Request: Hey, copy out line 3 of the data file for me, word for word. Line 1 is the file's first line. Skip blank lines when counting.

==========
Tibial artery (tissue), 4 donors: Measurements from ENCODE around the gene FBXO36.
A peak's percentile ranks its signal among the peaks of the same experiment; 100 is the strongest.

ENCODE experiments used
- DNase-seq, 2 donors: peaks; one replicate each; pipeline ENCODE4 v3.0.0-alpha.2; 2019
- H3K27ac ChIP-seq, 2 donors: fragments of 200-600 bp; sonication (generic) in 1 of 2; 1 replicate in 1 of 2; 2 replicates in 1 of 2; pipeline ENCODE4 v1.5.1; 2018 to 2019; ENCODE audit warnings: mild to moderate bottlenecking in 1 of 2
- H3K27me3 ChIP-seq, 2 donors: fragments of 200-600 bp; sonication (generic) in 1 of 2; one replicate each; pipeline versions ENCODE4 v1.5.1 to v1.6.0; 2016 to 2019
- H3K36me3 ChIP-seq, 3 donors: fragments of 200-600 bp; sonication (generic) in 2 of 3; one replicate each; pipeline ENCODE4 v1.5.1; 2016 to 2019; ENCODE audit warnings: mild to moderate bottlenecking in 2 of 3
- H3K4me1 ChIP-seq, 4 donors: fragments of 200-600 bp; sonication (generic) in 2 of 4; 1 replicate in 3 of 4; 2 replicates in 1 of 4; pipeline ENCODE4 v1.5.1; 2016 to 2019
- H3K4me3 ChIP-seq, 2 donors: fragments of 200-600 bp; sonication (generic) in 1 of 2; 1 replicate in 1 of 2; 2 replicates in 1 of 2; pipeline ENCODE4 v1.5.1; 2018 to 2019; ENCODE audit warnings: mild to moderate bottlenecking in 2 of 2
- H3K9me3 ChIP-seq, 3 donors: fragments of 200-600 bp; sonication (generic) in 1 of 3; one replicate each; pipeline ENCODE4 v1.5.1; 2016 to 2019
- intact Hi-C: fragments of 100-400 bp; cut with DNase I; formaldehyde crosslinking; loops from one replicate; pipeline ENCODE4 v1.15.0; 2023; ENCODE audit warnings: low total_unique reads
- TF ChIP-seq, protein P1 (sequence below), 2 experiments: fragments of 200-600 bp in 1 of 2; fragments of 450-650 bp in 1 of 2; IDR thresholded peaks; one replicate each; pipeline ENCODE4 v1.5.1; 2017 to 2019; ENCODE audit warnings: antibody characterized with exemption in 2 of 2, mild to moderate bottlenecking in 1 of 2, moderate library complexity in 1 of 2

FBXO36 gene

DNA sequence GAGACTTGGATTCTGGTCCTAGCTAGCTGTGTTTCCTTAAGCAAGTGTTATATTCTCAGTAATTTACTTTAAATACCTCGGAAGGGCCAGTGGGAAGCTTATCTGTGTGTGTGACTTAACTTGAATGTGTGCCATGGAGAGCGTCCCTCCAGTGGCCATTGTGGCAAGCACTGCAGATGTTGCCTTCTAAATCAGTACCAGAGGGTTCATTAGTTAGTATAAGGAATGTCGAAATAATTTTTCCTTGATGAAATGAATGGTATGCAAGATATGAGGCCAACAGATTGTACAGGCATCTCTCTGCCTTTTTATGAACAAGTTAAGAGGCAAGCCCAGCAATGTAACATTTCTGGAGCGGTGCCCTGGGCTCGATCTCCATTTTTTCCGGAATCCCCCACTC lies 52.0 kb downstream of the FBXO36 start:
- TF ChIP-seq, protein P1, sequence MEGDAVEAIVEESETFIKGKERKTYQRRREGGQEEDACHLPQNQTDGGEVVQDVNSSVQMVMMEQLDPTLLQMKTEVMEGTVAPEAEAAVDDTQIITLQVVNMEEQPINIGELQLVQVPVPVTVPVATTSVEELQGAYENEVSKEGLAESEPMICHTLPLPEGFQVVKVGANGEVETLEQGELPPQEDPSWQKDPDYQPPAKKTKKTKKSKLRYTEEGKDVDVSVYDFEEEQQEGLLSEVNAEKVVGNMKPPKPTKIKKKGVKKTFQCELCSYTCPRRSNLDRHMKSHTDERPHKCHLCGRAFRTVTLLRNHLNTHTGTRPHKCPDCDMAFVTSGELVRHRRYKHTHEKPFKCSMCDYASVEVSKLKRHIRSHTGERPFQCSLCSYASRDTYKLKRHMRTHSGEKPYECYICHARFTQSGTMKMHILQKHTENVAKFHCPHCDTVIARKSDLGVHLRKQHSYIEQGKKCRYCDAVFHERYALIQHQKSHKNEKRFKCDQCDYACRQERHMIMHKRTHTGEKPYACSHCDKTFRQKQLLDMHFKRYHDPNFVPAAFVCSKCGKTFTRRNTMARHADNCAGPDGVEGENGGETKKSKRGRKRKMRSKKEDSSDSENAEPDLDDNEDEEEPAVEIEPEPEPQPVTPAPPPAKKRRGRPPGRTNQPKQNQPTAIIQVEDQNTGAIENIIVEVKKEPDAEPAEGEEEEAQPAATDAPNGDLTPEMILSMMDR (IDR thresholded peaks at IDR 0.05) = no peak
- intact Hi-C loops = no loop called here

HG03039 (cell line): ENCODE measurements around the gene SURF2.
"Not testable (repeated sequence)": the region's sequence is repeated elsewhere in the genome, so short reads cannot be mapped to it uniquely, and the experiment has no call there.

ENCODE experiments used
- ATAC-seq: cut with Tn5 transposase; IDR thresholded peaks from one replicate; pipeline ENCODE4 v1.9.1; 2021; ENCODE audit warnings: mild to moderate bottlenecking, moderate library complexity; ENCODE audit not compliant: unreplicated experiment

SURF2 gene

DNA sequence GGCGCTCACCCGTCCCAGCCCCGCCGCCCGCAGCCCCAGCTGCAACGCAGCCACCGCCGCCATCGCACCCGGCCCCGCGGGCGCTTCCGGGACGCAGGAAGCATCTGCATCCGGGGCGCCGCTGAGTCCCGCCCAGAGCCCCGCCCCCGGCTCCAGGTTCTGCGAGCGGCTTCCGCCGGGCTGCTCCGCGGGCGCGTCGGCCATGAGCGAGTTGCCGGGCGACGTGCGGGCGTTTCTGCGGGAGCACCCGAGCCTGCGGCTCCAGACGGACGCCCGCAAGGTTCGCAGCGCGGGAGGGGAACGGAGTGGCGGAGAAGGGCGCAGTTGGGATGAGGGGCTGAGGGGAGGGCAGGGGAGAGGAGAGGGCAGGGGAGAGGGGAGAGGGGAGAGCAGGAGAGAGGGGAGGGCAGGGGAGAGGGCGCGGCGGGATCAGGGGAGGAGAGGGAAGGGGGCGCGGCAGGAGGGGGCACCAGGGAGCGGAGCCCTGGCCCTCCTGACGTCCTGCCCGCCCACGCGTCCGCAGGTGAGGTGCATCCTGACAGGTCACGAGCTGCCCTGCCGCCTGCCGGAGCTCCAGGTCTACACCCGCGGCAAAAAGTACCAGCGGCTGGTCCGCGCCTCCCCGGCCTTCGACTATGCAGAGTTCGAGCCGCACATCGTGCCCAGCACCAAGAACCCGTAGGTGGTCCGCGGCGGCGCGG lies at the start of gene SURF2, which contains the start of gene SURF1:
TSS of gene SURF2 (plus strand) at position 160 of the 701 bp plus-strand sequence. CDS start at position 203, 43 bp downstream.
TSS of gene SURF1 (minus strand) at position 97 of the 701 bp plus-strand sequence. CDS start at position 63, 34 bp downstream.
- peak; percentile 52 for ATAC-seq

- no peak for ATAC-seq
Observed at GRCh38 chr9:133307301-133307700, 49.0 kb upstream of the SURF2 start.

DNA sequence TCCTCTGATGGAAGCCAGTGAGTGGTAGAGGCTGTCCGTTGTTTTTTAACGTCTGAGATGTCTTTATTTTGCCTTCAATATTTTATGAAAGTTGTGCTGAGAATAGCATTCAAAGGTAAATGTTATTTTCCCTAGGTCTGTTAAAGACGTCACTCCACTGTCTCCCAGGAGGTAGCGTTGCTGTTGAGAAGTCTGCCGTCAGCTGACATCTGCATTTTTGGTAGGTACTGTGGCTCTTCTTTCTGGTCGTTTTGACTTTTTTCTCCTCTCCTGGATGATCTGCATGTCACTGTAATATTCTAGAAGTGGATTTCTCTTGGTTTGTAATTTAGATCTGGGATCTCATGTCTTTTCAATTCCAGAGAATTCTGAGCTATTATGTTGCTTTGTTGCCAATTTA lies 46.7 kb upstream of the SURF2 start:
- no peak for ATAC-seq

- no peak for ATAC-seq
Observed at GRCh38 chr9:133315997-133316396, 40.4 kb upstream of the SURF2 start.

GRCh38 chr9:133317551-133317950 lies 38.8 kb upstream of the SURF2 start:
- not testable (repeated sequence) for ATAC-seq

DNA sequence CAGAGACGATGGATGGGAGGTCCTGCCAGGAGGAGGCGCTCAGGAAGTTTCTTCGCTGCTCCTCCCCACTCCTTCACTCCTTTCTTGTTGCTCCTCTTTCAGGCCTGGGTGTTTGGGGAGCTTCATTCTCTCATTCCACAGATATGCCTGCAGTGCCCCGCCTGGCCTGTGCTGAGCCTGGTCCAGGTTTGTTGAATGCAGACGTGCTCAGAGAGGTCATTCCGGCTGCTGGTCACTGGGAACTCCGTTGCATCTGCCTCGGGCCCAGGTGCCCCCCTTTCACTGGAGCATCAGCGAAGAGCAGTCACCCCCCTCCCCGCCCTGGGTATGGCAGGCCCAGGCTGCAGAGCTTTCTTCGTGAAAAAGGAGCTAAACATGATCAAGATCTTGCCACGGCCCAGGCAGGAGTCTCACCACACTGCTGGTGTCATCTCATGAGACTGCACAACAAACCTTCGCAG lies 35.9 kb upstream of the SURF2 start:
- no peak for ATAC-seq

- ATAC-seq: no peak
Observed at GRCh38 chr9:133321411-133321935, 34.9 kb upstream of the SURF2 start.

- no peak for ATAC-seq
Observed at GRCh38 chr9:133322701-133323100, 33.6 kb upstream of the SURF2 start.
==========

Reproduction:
ENCODE experiments used